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Orlando Magic Training Camp: Backup Point-Guard Battle Complicated

The Magic have Ish Smith, E'Twaun Moore, and Armon Johnson to back up Jameer Nelson when the regular-season starts, but Smith's injury clouds the rotation.

Jayne Kamin-Oncea-US PRESSWIRE - Presswire

The Orlando Magic open training camp Tuesday with a reasonably settled rotation at point guard. Eight-year veteran Jameer Nelson will start for Orlando on opening day, as he has in each of the last six seasons. In terms of minutes, Nelson has more than 10 times as much experience at the NBA level as prospective backups Armon Johnson, E'Twaun Moore, and Ish Smith combined.

But solving who'll back Nelson up for the long-term is a complicated task. Smith, a waterbug who led Orlando in Pure Point Rating in the 2011/12 season, will miss all of training camp as he recovers from surgery to repair a torn labrum in his left shoulder. His absence would seem to pave the way for Moore to open the season as Nelson's backup at the point, given that Johnson is a camp invitee with a non-guaranteed contract.

The question, then, is whether Moore has enough to hold Smith off once Smith returns to the floor healthy. The Purdue product averaged only 8.7 minutes per game as a rookie with the Boston Celtics, and though his size--he stands 6-foot-4--is certainly an asset, he's yet to demonstrate he can orchestrate an offense.

Smith has the opposite problem. The Magic list Smith, a proven distributor, at 6-foot-0 and 175 pounds, and he's never been much of a scorer. Even at Wake Forest, Smith averaged only 9.2 points per game.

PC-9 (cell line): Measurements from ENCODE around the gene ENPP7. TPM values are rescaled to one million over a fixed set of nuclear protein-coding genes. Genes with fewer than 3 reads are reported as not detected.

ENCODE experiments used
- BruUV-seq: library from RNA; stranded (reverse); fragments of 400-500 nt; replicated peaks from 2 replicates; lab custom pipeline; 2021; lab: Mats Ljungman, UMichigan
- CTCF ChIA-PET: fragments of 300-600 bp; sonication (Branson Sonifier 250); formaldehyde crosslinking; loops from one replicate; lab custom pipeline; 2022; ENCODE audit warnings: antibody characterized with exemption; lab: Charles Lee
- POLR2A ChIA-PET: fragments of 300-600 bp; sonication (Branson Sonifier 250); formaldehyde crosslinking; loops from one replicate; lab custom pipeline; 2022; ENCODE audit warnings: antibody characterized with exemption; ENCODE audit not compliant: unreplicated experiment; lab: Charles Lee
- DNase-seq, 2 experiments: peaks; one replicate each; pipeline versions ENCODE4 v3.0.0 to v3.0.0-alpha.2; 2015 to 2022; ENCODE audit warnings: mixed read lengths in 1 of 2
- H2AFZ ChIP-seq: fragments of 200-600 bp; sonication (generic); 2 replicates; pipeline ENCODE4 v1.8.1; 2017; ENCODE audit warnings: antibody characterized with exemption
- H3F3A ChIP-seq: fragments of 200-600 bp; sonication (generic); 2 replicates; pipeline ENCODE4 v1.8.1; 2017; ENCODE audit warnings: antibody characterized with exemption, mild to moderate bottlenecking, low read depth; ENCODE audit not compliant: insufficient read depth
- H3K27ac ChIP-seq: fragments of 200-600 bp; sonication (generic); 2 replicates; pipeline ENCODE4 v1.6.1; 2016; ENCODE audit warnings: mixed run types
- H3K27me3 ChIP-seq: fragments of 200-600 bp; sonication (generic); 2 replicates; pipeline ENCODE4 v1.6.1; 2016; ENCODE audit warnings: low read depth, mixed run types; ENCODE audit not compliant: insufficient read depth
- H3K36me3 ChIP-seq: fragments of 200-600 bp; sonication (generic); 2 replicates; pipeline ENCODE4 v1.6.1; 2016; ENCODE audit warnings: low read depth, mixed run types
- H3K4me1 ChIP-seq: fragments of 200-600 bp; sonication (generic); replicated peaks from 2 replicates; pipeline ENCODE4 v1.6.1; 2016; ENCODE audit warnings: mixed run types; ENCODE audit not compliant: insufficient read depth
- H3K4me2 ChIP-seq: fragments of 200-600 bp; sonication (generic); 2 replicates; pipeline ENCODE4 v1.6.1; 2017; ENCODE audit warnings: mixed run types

The Magic may have found a diamond in the rough with Moore, as he dominated summer leagues in Orlando and in Las Vegas with his scoring: between the two leagues, going against some admittedly unimpressive competition, he averaged 14.9 points in 25.6 minutes on 57 percent True Shooting. Yet his ability to set himself up for jumpers off the dribble recalls Nelson's, and if he wins the backup job for the entire season, playing him with the second unit would ensure some offensive cohesion; the Magic wouldn't need to adjust their play style, as they would if Smith, who lacks both shooting range and the inclination to fire away, were to win the job.

Johnson isn't a cinch to make Orlando's opening-day roster by any means, but he's nonetheless intriguing. Only 23, the former second-round Draft choice put together some solid games for the New Jersey Nets toward the end of the 2011/12 season. He, like Moore, stands 6-foot-4, and he's got the best athleticism of any of Orlando's four point guards.

For some clues as to how new coach Jacque Vaughn may fill out his playing rotation, we can look to his own career and background. Vaughn lasted 12 years in the NBA, largely as a backup, though he did start 48 games for a lottery-bound Magic team in 2002/03. He played a low-mistake, caretaker style, finishing with exceptionally low rates of shooting and scoring, as well as more than twice as many assists as turnovers. He compensated for his middling athleticism by playing hard, especially defensively.

We can also look at the San Antonio Spurs, the organization with which Vaughn spent his years as an assistant coach, for more ideas about how he sees the point-guard position. In recent years, San Antonio has used tall, score-first guards like George Hill and Gary Neal to back up Tony Parker. The fact that the Spurs have a ball-dominant, shot-creating wing in Manu Ginóbili gives them more freedom to use reserve point guards who don't distribute as well as one might expect.

Vaughn's history, then, would seem to favor Moore or Johnson over Smith.

Like darn near everything else about this Magic squad, the backup rotation at point guard is cloudy. And without Smith healthy to compete against Johnson and Moore in camp, we won't have a definitive idea of whom Vaughn trusts most until well into the season.

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